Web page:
Over the past two years, the Arts Impact Fund has built a varied portfolio of investments with different risk and social impact profiles. It has been our hope that, where our lending limits and investment guidelines allow, we support not only well-established institutions but grassroots organisations with entrepreneurial spirit and ambition to grow their operational reach and impact sustainably. We are delighted to add community interest company Fuse Art Space (Fuse) to our portfolio: an example of how an organisation can boldly capitalise on its creative credentials to move closer to financial sustainability.
Fuse is a volunteer-led art gallery and performance venue founded by James Birchall and Sarah Faraday based in a retail unit on Bradford’s high street. Part of a wider commercial development that had failed to attract new businesses to the area, James and Sarah saw the space as an opportunity to bring ground-breaking art to the heart of Bradford, making it more accessible to local communities and helping to revive the town’s struggling northern quarter.
Since opening in 2014, Fuse has hosted a range of exhibitions, live performances and arts events with a focus on pioneering, experimental and socially engaged art and music. Its work supports many emerging local artists and provides a platform for different voices to be heard; the organisation often collaborates with other arts organisations, informal creative groups and individual producers to program their events in its space. The organisation has also managed to get some of Bradford’s most vulnerable citizens through its doors. Its 2016 project Sanctuary Events, for instance, engaged over 250 asylum-seekers and refugees, helping them to feel included in the town’s cultural life and community.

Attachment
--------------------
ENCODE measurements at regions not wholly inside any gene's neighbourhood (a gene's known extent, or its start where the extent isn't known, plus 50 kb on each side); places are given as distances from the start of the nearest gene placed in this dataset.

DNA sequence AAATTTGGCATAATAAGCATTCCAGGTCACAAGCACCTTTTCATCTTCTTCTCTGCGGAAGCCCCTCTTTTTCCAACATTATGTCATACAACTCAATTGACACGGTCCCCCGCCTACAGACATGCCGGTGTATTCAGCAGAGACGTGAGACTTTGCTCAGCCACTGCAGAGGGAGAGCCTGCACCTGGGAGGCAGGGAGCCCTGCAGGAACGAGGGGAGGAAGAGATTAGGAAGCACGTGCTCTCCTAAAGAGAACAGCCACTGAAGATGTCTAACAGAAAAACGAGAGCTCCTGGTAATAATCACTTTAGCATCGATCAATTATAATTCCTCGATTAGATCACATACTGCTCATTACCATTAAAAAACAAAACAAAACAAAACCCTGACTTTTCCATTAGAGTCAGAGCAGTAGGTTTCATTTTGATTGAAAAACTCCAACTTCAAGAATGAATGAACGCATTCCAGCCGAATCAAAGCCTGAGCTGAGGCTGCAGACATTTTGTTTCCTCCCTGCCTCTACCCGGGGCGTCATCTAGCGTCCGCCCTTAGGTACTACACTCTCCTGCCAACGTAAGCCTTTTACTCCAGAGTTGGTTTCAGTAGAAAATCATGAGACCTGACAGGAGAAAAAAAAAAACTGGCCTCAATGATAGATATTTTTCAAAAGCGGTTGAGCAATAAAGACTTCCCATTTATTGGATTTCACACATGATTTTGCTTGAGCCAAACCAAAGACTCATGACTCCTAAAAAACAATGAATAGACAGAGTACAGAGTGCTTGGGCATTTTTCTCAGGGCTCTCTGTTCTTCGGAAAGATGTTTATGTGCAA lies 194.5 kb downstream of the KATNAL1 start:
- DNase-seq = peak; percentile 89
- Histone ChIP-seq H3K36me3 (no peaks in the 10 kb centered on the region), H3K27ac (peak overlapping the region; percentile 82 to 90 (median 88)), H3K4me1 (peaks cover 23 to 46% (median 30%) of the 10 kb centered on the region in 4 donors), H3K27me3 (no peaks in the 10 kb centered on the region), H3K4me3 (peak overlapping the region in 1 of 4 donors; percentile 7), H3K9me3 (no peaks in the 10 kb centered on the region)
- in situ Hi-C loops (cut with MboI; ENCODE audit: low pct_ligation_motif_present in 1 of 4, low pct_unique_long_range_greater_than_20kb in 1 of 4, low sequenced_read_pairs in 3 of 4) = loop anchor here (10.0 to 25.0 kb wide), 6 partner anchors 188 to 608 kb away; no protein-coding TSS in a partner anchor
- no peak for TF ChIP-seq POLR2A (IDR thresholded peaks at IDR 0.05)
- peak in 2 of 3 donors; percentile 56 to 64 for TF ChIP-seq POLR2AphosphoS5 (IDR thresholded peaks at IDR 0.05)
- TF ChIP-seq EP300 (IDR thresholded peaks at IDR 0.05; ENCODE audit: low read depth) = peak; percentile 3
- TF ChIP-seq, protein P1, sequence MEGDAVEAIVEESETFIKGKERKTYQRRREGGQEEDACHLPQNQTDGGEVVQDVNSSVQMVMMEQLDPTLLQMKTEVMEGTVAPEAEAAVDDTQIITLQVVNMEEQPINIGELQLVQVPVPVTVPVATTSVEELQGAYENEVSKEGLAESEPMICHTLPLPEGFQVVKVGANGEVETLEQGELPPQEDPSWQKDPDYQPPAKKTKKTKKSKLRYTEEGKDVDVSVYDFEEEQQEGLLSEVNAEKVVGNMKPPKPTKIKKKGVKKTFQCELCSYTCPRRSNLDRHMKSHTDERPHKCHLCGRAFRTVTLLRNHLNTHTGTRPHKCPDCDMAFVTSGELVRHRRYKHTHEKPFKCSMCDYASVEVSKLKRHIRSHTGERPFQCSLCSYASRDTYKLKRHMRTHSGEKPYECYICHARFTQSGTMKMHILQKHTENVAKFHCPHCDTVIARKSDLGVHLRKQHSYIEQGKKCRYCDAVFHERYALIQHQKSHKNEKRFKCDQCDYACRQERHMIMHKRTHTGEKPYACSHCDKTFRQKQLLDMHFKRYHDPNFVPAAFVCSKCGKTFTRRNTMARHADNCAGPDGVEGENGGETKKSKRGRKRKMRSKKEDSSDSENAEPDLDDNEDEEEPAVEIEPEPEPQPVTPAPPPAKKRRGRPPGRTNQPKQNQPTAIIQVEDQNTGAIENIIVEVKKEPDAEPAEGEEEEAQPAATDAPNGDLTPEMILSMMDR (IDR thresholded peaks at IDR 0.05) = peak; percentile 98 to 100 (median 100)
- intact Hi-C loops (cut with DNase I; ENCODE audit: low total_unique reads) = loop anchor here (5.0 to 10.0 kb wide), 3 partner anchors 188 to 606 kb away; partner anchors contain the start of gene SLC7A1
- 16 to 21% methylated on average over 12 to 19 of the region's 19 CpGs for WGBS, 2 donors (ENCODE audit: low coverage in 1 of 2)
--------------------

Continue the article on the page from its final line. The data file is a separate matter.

Despite operating on a modest budget, the organisation has managed to achieve a lot in a relatively small space of time. However, its small capacity combined with recent withdrawal of funding from the local council led the organisation to look for ways to become more robust and financially independent. With fewer available opportunities in Bradford’s fragile economy, Fuse turned towards the idea of creating a viable commercial enterprise elsewhere and using earned revenues to cross-subsidise its grassroots artistic and community engagement work. The organisation came to Arts Impact Fund looking for investment of £150,000 to help it set up CAMP – a new arts facility in the French Pyrenees that will offer residential arts courses led by world-renowned practitioners, such as composer Gavin Bryars and environmental recordist Chris Watson.
Our loan will be used to purchase and refurbish the site for CAMP with the balance provided by the organisation itself from advance sales of its arts residential courses. Before approving the investment, the Arts Impact Fund team put to the test the financial and business model for CAMP, looking at how the cross-border project will be managed day-to-day and at a strategic level. We also had to understand and validate the assumptions behind management’s revenue projections and get comfortable with the cost base for different scenarios, based around the level of sales and number of courses that will run each year.
In addition to this, our investment was conditional on ensuring that the economic and social benefits generated by CAMP will reach in-need communities in Bradford. We were impressed by the transparency and motivation of Fuse’s management team and their commitment to investing in Bradford’s cultural future. The organisation’s strong roots in the local community meant that planning all aspects of CAMP tied back to its current venue and mission-driven work. Fuse will be in control of all assets associated with the new venture, so that profits will go back to strengthen its capacity, create new opportunities for paid work and offer more activities for Bradford residents to engage in art that is relevant and important to them. In addition to this, CAMP will as a matter of policy create linked opportunities for artist and staff professional development both in Bradford and France, creating many positive synergies between the two sites.
Despite the inherent risks in backing a brand new venture, Arts Impact Fund’s investment committee was encouraged to see Fuse utilising its creative expertise to develop an innovative and valuable product that will generate significant commercial revenue for the organisation. We will keenly follow CAMP’s progress in the course of the investment. If the project is successful, it will show how entrepreneurial arts organisations can draw on their creative resources to become more self-sustaining and boost their ability to serve the communities they are rooted in.
You can learn more about CAMP and book a place on one of the residential arts courses in 2018 here.